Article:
Cyprus President Nicos Anastasiades described the Geneva meeting as an “important ... new effort” that would allow U.N. Secretary General Antonio Guterres to gauge whether there is enough common ground to restart formal peace talks.
“Our effort is not to usurp anyone’s rights. Our effort is to find a way for ... both communities to feel safe, and for the human rights of both communities of the entire Cypriot people to be guaranteed,” Anastasiades said at the start of his meeting with Greek Prime Minister Kyriakos Mitsotakis.
Cyprus has been split into an internationally recognized Greek Cypriot south and a breakaway Turkish Cypriot north since a 1974 Turkish invasion sparked by a coup to unite the island with Greece. The breakaway state in the north is recognized only by Turkey, which doesn't recognize the government in the south. Numerous rounds of U.N. mediated peace talks since have failed to reunite the island.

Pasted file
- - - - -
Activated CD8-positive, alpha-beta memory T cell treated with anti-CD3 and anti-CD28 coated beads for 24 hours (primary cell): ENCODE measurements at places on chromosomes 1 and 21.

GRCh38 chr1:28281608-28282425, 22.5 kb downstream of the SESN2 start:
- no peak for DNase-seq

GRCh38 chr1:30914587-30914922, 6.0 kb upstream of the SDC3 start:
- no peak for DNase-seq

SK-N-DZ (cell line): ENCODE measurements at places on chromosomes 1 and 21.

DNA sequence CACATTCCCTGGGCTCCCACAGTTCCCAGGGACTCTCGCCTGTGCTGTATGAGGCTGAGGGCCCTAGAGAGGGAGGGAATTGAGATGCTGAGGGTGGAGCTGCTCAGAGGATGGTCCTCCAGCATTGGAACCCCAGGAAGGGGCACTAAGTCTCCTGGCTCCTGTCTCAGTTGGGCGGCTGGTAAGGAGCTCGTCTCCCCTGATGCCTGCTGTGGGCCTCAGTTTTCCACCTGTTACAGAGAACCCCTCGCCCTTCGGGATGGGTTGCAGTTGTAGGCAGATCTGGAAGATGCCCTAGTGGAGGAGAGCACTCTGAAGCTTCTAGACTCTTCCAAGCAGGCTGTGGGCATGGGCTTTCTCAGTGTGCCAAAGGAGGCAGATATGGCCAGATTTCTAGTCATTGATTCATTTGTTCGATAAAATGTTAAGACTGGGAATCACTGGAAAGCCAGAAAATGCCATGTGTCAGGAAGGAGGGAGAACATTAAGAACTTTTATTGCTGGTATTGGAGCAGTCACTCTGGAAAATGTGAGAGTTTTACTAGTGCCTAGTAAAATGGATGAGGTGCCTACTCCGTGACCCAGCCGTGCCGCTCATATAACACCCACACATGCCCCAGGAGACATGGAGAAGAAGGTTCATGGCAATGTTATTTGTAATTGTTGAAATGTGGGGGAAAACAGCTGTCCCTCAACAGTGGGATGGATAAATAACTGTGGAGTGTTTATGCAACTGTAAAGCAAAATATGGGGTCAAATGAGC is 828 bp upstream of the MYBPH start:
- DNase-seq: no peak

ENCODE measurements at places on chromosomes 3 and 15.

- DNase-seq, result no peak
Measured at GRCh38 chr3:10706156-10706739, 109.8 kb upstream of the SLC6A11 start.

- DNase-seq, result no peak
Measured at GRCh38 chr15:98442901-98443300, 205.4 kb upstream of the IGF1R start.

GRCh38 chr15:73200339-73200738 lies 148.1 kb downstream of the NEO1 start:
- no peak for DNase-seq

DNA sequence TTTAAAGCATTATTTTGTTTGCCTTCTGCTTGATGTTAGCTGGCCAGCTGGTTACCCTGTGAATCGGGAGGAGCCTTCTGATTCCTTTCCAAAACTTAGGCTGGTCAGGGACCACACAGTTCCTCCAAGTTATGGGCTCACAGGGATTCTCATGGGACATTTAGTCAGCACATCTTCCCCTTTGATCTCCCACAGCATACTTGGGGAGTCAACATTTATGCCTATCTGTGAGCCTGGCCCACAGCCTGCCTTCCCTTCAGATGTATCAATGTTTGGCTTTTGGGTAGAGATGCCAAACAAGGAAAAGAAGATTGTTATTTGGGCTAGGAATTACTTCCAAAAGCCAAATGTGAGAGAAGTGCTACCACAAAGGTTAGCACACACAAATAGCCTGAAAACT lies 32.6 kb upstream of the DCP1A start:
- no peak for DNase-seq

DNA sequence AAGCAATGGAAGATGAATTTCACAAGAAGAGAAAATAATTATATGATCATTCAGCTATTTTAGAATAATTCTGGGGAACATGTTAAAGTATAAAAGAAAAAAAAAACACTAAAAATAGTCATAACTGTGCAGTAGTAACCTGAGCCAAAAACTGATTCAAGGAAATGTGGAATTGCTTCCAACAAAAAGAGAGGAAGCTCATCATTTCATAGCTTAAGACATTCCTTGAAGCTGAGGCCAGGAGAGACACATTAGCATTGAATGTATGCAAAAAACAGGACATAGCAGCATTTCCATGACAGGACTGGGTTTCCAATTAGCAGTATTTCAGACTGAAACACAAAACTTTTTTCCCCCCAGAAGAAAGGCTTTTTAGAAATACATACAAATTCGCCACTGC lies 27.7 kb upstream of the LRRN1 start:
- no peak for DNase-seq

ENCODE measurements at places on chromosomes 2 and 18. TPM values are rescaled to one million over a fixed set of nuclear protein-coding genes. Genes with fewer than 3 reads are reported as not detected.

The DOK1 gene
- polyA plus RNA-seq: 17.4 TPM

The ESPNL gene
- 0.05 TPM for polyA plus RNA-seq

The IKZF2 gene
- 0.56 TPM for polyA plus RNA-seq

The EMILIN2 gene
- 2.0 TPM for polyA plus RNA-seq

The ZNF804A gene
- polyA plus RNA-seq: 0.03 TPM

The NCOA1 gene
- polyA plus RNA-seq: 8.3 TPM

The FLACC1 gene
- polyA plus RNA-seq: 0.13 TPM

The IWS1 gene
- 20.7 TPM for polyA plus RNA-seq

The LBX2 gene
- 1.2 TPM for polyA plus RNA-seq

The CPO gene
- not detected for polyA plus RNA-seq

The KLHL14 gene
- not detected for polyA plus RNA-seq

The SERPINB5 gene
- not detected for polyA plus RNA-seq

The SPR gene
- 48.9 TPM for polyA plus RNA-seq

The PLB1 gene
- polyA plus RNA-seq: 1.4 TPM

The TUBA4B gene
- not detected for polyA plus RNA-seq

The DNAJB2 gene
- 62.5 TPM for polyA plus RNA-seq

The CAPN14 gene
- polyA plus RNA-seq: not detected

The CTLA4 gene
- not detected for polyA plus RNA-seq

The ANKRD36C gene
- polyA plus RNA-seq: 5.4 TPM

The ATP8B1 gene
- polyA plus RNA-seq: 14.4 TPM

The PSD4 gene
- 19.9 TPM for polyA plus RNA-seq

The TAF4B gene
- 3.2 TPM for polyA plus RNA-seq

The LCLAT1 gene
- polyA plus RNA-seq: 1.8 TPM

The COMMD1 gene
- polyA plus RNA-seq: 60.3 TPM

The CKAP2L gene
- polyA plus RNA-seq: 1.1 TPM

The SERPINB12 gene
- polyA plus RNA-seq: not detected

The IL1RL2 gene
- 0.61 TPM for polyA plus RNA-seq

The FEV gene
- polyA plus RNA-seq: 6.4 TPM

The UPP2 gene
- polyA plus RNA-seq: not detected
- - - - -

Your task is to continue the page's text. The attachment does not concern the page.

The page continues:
The last push for a peace deal came in mid-2017 but ended acrimoniously. It also led to an apparent shift in the stated aim of Turkey and the Turkish Cypriots from reunifying the country as a federation of Greek and Turkish speaking zones to a two-state deal.
Greece and the internationally recognized Cypriot government in the south are adamant they wouldn't accept a two-state solution formalizing the country’s partition. The talks come at a time of frosty relations between Greece and Turkey over maritime boundaries and energy exploration rights in the Mediterranean.